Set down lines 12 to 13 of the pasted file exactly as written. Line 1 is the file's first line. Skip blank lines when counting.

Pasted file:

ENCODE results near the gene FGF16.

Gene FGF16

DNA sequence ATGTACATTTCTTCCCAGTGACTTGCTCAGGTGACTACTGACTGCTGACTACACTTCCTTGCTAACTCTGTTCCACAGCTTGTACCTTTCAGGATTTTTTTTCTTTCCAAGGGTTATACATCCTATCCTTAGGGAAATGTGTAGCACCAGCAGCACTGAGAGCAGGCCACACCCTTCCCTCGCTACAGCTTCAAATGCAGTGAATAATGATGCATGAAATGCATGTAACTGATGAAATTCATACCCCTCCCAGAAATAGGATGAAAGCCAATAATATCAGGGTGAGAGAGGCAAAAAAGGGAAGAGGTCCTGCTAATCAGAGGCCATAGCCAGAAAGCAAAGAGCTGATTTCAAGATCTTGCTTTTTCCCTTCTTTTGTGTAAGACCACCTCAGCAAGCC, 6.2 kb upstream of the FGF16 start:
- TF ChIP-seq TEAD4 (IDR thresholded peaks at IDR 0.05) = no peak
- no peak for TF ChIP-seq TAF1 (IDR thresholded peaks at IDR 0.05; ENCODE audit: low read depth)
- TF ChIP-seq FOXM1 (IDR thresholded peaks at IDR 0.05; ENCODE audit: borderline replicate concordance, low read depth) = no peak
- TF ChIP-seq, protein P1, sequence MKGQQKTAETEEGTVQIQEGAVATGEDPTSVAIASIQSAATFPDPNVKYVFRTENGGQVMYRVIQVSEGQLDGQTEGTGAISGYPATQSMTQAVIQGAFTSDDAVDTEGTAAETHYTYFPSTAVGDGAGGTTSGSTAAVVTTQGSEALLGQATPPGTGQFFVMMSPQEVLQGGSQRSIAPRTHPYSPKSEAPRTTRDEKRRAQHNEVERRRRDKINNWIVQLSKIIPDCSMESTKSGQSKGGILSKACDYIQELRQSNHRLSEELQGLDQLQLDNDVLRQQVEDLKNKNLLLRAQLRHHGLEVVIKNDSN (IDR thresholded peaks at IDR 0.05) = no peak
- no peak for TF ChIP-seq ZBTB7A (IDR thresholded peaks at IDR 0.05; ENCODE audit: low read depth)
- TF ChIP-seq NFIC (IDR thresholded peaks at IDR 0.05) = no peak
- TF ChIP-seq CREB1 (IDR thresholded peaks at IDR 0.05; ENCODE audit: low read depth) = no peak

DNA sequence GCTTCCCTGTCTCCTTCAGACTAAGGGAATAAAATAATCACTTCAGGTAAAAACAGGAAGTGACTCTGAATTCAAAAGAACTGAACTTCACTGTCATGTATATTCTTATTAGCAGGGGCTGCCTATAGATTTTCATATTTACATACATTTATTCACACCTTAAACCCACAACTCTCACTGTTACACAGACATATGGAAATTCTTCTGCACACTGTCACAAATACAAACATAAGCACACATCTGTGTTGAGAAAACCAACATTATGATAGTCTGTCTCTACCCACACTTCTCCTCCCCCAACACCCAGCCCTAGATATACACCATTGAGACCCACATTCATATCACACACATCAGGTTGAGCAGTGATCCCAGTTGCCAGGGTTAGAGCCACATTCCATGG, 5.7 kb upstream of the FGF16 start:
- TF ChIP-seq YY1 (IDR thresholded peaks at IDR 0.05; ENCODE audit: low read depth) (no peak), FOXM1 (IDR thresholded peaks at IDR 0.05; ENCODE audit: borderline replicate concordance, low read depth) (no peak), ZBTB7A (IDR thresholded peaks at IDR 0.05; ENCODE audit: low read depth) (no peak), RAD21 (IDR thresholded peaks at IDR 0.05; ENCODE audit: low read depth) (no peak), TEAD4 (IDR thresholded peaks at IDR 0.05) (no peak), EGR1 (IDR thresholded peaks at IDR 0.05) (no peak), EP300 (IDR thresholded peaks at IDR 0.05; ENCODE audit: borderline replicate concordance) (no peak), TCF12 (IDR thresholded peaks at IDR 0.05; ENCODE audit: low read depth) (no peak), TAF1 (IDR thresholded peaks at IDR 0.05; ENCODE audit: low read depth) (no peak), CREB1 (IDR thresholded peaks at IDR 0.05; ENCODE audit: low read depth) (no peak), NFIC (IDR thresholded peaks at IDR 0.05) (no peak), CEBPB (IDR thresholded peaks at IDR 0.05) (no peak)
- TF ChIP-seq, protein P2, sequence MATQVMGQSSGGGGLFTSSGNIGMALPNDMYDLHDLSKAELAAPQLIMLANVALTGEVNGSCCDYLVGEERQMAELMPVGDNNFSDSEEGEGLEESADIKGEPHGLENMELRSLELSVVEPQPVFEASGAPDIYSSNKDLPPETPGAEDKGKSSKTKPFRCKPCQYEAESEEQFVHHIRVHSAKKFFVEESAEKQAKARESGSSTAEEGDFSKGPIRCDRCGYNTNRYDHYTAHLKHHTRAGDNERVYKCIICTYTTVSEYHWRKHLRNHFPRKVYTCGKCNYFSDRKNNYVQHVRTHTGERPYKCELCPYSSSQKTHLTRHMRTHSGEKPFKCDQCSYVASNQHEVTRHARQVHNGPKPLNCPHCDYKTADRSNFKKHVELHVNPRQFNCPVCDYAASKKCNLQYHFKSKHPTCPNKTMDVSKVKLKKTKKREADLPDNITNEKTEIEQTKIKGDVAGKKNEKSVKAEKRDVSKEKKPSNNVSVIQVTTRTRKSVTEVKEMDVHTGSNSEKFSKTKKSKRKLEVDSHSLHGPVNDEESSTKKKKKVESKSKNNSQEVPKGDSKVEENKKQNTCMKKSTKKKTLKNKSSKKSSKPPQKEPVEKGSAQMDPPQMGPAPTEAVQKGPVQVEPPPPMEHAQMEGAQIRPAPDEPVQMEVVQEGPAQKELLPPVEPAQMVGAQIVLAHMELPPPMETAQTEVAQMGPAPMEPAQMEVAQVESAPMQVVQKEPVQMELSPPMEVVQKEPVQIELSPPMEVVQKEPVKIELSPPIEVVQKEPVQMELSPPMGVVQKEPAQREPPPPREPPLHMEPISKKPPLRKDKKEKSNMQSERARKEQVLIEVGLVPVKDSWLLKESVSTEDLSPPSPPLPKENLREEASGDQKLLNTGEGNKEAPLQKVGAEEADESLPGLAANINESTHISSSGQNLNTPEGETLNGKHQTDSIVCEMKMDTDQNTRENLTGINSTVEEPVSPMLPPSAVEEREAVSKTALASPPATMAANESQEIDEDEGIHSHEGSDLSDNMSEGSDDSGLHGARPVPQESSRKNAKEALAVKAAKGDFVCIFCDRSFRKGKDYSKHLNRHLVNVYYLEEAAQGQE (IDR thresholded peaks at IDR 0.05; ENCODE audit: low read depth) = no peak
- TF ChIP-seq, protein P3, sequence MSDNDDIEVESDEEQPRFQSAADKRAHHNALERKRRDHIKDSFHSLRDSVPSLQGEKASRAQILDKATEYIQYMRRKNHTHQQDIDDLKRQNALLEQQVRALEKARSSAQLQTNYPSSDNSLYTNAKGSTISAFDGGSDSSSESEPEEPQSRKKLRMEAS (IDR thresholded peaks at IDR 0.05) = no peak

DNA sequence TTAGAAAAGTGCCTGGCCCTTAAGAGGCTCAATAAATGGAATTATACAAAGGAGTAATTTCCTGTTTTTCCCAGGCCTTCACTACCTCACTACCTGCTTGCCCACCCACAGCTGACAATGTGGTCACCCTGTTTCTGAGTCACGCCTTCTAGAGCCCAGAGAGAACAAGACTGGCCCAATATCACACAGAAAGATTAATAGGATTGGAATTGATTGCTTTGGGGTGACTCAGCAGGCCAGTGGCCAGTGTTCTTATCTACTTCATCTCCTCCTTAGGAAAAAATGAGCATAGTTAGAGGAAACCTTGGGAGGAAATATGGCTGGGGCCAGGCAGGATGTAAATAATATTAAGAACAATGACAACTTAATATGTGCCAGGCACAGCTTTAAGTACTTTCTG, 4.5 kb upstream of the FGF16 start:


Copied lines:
- TF ChIP-seq YY1 (IDR thresholded peaks at IDR 0.05; ENCODE audit: low read depth) (no peak), FOXM1 (IDR thresholded peaks at IDR 0.05; ENCODE audit: borderline replicate concordance, low read depth) (no peak), ZBTB7A (IDR thresholded peaks at IDR 0.05; ENCODE audit: low read depth) (no peak), RAD21 (IDR thresholded peaks at IDR 0.05; ENCODE audit: low read depth) (no peak), TEAD4 (IDR thresholded peaks at IDR 0.05) (no peak), EGR1 (IDR thresholded peaks at IDR 0.05) (no peak), EP300 (IDR thresholded peaks at IDR 0.05; ENCODE audit: borderline replicate concordance) (no peak), TCF12 (IDR thresholded peaks at IDR 0.05; ENCODE audit: low read depth) (no peak), TAF1 (IDR thresholded peaks at IDR 0.05; ENCODE audit: low read depth) (no peak), CREB1 (IDR thresholded peaks at IDR 0.05; ENCODE audit: low read depth) (no peak), NFIC (IDR thresholded peaks at IDR 0.05) (no peak), CEBPB (IDR thresholded peaks at IDR 0.05) (no peak)
- TF ChIP-seq, protein P2, sequence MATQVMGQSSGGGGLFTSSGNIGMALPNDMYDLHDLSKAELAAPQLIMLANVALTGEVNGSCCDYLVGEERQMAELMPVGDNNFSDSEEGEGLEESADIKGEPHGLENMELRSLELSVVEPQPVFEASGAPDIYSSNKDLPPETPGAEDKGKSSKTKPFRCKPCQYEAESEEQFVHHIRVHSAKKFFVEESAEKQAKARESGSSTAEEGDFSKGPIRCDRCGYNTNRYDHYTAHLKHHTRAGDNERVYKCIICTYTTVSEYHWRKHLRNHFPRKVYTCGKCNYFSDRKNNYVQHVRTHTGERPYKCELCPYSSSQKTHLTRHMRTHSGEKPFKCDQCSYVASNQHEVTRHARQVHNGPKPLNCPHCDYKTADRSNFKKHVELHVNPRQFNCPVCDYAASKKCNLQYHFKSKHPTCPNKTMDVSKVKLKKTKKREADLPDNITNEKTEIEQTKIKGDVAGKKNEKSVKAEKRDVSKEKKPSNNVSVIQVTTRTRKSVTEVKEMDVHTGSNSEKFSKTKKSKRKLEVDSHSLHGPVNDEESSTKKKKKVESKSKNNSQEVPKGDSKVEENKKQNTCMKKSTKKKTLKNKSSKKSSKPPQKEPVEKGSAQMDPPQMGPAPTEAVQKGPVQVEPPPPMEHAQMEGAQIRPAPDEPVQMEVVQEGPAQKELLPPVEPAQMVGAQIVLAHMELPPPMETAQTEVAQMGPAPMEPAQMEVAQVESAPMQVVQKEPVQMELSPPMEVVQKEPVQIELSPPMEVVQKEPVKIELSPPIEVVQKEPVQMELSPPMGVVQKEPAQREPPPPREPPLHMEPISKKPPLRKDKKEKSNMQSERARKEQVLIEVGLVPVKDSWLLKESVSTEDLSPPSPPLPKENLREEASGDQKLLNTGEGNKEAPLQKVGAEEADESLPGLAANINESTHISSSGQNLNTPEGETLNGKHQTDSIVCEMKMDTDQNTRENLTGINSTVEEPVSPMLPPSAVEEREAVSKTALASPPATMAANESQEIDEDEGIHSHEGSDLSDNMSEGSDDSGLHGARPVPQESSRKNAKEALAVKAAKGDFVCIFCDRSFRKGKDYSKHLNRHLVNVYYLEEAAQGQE (IDR thresholded peaks at IDR 0.05; ENCODE audit: low read depth) = no peak